Soybeans

As of the May 29 close, July soybeans were 16.5 cents lower for the week, while the November contract fell 21.5 cents. At 11 a.m. May 30, July soybeans were trading 1.25 cents lower, while November was down 6 cents.

On May 27, soybeans started the Memorial Day-shortened weak sharply lower as good weather and a good start for the 2014 crop pressured the market. While old-crop supplies remain extremely tight, the market appears to have turned its attention to new crop and its bearish early fundamental outlook. USDA is projecting record-high soybean production, and current favorable conditions support that projection. The May 27 crop progress report was expected to show soybean planting progress and emergence near the five-year averages. Soybean planting came in at 59 percent, above the five-year average of 56 percent, while emergence was at 25 percent, just below the five-year average of 27 percent. May 27 export inspections were bearish, coming in below the amount needed to keep pace with USDA’s projection.

Soybean trade was slow on both sides of unchanged May 28 before closing with moderate gains following a late round of buying. Tight supplies and strong exports and crush demand continue to support old-crop contracts, while bearish fundamentals put some pressure on new crop. The May 27 crop progress report showed planting and emergence near average levels. Expectations for a record soybean crop are bearish for deferred contracts, and corn planting delays in northern states might add even more soybean acres. On May 28,USDA announced a sale of 110,000 metric tons of new-crop soybeans to China, as well as 172,000 metric tons of new-crop soy meal to the Philippines.

Soybeans traded higher again May 29, with support provided in part by light commercial buying. Extremely tight supplies of old-crop soybeans remain a major factor in soybean prices staying as high as they are. So far, we have seen new-crop soybeans ignore bearish expectations of a potentially record-sized crop to maintain high price levels, as well. With rain in the forecast in northern states-some planting delays are possible, which would provide additional support.

USDA reported soybean export inspections pace for the week ending May 23 at 3.3 million bushels. This brings the year-to-date export shipments pace for soybeans to 1.542 billion bushels, compared with 1.263 billion for last year at this time. Soybean export sales pace for the week ending May 23 was estimated at 32.4 million (2.2 million for 2013 and 2014). Soybean export sales remain above USDA’s demand projection of 1.6 billion. Shipments were reported at 4.4 million bushels.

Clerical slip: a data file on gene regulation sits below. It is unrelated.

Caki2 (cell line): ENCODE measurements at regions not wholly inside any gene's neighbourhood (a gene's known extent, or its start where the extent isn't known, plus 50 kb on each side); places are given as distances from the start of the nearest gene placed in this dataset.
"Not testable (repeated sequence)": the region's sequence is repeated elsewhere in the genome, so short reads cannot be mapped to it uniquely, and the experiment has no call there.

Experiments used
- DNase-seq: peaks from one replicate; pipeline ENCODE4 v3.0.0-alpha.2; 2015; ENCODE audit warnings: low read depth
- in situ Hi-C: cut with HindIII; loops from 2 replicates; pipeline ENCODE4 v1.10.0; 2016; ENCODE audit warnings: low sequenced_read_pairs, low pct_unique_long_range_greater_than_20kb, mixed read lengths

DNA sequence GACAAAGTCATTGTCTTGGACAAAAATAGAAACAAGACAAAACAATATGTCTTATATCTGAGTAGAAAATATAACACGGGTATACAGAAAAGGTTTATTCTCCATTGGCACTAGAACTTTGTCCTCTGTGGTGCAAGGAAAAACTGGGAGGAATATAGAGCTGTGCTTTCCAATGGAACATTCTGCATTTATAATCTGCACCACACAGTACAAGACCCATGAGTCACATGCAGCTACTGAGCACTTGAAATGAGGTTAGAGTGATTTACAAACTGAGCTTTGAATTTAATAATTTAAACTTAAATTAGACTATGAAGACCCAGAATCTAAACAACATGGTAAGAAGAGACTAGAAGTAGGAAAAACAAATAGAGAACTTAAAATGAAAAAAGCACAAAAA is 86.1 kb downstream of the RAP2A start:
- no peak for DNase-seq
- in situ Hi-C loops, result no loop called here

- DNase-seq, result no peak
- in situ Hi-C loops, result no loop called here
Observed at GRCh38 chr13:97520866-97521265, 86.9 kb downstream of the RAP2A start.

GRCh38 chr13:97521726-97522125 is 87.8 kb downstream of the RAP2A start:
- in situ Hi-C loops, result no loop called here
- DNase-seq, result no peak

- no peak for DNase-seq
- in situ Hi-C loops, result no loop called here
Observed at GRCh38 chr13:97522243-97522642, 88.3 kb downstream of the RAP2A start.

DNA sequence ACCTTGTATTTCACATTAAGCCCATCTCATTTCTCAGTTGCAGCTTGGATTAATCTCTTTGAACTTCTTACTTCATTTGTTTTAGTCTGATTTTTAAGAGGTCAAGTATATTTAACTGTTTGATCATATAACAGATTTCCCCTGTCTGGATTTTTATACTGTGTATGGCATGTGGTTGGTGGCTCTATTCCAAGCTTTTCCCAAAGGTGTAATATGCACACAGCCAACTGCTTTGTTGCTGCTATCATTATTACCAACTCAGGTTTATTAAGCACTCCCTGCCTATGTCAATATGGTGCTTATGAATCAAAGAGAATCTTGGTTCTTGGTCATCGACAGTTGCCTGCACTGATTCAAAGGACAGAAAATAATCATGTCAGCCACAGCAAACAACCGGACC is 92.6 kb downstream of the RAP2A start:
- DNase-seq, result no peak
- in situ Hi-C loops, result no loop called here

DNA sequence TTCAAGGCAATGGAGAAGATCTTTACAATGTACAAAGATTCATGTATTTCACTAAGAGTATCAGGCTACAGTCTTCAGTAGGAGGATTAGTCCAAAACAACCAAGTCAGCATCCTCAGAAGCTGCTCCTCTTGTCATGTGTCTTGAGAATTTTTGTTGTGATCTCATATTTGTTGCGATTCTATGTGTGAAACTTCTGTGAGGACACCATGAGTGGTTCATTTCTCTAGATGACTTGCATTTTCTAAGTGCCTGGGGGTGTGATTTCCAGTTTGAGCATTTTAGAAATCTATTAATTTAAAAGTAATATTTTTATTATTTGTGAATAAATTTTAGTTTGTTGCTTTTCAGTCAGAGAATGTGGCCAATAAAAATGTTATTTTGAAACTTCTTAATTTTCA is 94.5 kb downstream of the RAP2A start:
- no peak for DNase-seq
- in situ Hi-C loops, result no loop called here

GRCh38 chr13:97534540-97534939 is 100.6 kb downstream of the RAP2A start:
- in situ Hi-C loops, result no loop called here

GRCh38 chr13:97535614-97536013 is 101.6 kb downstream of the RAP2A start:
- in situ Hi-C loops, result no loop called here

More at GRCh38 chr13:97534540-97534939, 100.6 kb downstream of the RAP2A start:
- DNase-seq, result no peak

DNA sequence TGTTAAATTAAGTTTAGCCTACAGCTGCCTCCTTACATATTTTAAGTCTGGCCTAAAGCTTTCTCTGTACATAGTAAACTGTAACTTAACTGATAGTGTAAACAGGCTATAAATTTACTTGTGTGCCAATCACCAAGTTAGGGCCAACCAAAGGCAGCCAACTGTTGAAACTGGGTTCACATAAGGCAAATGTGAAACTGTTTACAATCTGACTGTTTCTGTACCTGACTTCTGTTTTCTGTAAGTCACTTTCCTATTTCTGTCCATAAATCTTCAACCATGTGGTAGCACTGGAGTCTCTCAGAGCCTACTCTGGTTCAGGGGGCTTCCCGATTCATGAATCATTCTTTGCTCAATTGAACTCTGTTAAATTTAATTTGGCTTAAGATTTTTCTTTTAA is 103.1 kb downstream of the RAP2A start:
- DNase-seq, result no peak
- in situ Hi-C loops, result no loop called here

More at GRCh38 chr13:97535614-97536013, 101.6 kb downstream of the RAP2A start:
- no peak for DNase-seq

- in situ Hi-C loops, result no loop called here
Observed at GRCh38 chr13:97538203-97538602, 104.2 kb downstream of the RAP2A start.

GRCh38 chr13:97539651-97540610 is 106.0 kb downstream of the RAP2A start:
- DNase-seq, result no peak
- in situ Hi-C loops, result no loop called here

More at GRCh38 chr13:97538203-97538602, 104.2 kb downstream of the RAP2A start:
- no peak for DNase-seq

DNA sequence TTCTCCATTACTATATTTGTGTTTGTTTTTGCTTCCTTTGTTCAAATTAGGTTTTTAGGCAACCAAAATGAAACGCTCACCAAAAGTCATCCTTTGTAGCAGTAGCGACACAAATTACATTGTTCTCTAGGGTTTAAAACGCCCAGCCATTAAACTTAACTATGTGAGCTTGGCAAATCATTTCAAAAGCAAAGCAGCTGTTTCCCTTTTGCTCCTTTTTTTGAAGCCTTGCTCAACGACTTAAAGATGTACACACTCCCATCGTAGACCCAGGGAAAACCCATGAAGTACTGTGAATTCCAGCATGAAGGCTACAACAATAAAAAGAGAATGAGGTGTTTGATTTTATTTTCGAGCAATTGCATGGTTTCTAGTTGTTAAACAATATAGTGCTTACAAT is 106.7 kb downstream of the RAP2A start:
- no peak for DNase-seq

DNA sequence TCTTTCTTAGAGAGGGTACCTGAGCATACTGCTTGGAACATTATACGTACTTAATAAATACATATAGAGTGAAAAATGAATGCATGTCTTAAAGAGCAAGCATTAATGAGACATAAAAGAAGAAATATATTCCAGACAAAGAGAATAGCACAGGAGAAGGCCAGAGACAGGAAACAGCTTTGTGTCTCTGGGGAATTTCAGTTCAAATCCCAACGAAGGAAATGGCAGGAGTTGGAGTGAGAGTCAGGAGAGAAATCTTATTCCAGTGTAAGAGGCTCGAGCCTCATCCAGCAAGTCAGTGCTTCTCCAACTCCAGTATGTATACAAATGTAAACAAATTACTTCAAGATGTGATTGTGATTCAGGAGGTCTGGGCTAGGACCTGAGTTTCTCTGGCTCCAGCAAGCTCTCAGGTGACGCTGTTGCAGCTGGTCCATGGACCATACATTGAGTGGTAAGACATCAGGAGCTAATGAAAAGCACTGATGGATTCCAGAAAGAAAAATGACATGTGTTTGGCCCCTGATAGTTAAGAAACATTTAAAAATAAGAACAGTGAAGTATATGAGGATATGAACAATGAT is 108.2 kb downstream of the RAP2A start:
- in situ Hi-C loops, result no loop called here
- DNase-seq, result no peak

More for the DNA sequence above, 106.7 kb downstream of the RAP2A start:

Planting progress as of May 25 had 59 percent of the U.S. soybean crop planted, compared with 33 percent the previous week and the five-year average of 56 percent. Emergence was at 25 percent, compared with 9 percent the previous week and the five-year average of 27 percent.

Barley

As of May 25, 84 percent of the nation’s barley had been planted, compared with 68 percent the previous week and 82 percent for the five-year average. Barley emergence was estimated at 57 percent, compared with 37 percent the previous week and 55 percent for the five-year average.

May 29 cash feed barley bids in Minneapolis were at $3.95 per bushel, while malting barley bids were at $6.

Durum

As of May 25, 37 percent of North Dakota’s durum crop was planted, compared with 14 percent the previous week and 60 percent for the five-year average. Emergence was estimated at 10 percent, compared with 1 percent the previous week and 35 percent for the five-year average.

USDA reported durum export shipments pace for the week ending May 23 at 713,220 bushels, all going to Algeria.

May 29 cash bids for milling quality durum were at $7.10 per bushel in Berthold, N.D., while the Dickinson, N.D., bid was at $7.40.

Canola

Canola futures on the Winnipeg, Manitoba, exchange closed the week ending May 29 with $23.20 (Canadian) losses. Canola started under pressure from improving weather conditions and from spillover pressure from a weaker U.S. soybean complex. The May 28 session saw a slight recovery as traders thought the week’s pressure was overdone and that canola was underpriced compared with other vegetable oil products. Losses returned to canola May 29 with selling tied to gains in the Canadian dollar.

As of May 25, North Dakota producers had 45 percent of the state’s canola planted, compared with 13 percent the previous week and 63 percent for the five-year average. Emergence was estimated at 11 percent, compared with zero the previous week and 32 percent for the five-year average.

May 29 cash canola bids in Velva, N.D., were at $20.36 per hundredweight.

Dry edible beans

As of May 25, North Dakota producers (37 percent of the nation’s crop) had 13 percent of their dry beans planted, compared with 2 percent the previous week and 32 percent for the five-year average. Minnesota producers (10 percent of nation’s crop) had 13 percent planted, compared with 1 percent the previous week and 46 percent for the five-year average. Nebraska producers (11 percent of nation’s crop) had 5 percent planted, compared with zero the previous week and 15 percent for the five-year average.

Sunflowers

As of May 25, 12 percent of the nation’s sunflower crop was planted, compared with 1 percent the previous week and 18 percent for the five-year average.

May 29 cash sunflower bids in Fargo, N.D., were at $21.25 per hundredweight.